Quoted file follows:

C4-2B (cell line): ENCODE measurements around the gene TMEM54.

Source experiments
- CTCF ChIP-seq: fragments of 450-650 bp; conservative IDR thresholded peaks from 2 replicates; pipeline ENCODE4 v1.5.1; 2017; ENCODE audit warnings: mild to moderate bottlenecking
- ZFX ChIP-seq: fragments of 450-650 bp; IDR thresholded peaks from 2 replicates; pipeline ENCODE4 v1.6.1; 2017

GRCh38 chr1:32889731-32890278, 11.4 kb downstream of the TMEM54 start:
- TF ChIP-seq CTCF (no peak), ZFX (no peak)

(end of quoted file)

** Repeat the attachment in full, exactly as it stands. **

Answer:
C4-2B (cell line): ENCODE measurements around the gene TMEM54.

Source experiments
- CTCF ChIP-seq: fragments of 450-650 bp; conservative IDR thresholded peaks from 2 replicates; pipeline ENCODE4 v1.5.1; 2017; ENCODE audit warnings: mild to moderate bottlenecking
- ZFX ChIP-seq: fragments of 450-650 bp; IDR thresholded peaks from 2 replicates; pipeline ENCODE4 v1.6.1; 2017

GRCh38 chr1:32889731-32890278, 11.4 kb downstream of the TMEM54 start:
- TF ChIP-seq CTCF (no peak), ZFX (no peak)